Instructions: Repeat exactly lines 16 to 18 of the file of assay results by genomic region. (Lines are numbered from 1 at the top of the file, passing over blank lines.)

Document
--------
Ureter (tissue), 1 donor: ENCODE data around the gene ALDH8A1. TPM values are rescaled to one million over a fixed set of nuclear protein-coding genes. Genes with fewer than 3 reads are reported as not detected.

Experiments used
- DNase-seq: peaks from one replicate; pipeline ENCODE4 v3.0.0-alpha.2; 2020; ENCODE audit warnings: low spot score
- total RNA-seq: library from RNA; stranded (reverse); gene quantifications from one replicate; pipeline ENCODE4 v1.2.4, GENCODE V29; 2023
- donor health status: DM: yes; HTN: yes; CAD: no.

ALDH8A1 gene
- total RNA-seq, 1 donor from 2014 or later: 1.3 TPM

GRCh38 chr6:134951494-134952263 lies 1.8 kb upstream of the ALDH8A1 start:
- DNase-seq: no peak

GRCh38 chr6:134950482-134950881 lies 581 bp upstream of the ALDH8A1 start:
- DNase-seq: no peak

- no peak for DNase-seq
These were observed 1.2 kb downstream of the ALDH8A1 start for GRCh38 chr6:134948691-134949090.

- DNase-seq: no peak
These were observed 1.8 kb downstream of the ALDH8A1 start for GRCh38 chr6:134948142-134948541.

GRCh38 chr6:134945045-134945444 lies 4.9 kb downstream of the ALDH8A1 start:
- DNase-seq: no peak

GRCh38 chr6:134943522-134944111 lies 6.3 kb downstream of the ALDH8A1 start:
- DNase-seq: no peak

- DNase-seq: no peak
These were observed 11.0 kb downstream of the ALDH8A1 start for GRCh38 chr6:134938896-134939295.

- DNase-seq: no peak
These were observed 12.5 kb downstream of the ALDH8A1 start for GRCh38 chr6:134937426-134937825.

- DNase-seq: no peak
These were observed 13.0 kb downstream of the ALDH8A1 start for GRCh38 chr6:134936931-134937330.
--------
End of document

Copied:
GRCh38 chr6:134945045-134945444 lies 4.9 kb downstream of the ALDH8A1 start:
- DNase-seq: no peak

GRCh38 chr6:134943522-134944111 lies 6.3 kb downstream of the ALDH8A1 start: